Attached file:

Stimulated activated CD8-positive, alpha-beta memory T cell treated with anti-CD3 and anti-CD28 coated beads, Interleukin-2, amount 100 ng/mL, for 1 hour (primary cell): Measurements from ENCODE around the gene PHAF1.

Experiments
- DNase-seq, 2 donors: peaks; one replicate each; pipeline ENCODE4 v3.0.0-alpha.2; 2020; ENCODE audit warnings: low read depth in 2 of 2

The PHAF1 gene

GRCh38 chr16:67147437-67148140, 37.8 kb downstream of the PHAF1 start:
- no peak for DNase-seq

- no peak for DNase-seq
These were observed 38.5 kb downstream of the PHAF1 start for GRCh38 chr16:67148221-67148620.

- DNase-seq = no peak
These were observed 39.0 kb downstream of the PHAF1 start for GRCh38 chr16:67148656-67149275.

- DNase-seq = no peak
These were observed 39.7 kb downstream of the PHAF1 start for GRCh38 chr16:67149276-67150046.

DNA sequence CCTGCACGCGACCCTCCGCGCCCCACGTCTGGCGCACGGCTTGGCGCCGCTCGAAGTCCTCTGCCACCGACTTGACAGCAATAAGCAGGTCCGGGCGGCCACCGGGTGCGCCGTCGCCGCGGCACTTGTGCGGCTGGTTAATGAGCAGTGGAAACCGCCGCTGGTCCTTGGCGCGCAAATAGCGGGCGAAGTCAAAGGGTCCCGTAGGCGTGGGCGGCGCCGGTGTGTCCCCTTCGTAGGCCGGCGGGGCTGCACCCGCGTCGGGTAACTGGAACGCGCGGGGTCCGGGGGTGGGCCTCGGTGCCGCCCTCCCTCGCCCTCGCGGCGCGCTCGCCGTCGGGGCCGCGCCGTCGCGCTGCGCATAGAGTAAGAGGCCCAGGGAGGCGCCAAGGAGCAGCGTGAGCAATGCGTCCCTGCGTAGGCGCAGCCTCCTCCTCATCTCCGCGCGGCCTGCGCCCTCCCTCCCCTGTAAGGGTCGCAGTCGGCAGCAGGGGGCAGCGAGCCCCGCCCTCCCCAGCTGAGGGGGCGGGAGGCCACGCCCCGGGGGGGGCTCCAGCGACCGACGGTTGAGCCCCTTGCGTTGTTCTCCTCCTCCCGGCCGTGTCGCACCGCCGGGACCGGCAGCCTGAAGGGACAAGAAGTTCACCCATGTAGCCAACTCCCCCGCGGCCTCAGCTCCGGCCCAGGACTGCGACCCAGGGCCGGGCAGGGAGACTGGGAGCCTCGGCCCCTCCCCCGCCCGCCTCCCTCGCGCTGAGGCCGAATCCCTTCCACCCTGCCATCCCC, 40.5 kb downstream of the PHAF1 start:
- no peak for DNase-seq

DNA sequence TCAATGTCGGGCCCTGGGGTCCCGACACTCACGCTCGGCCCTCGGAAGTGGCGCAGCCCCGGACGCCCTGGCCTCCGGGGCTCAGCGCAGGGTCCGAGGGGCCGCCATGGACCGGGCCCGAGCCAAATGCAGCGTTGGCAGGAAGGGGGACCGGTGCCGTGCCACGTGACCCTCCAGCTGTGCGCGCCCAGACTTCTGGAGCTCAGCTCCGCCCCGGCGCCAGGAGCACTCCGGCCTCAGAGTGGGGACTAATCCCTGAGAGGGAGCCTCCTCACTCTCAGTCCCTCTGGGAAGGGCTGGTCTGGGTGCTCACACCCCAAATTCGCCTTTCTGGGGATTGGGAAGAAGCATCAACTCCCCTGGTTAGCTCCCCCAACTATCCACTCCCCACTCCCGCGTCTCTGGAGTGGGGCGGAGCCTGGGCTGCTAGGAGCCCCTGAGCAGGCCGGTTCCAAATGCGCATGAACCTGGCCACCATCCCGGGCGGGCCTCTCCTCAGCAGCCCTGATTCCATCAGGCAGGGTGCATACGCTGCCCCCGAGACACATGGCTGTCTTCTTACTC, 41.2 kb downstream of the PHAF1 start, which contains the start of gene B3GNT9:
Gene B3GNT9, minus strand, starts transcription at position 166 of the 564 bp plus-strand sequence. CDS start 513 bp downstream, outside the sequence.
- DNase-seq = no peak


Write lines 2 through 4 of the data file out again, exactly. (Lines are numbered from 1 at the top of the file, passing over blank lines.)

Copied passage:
Experiments
- DNase-seq, 2 donors: peaks; one replicate each; pipeline ENCODE4 v3.0.0-alpha.2; 2020; ENCODE audit warnings: low read depth in 2 of 2

The PHAF1 gene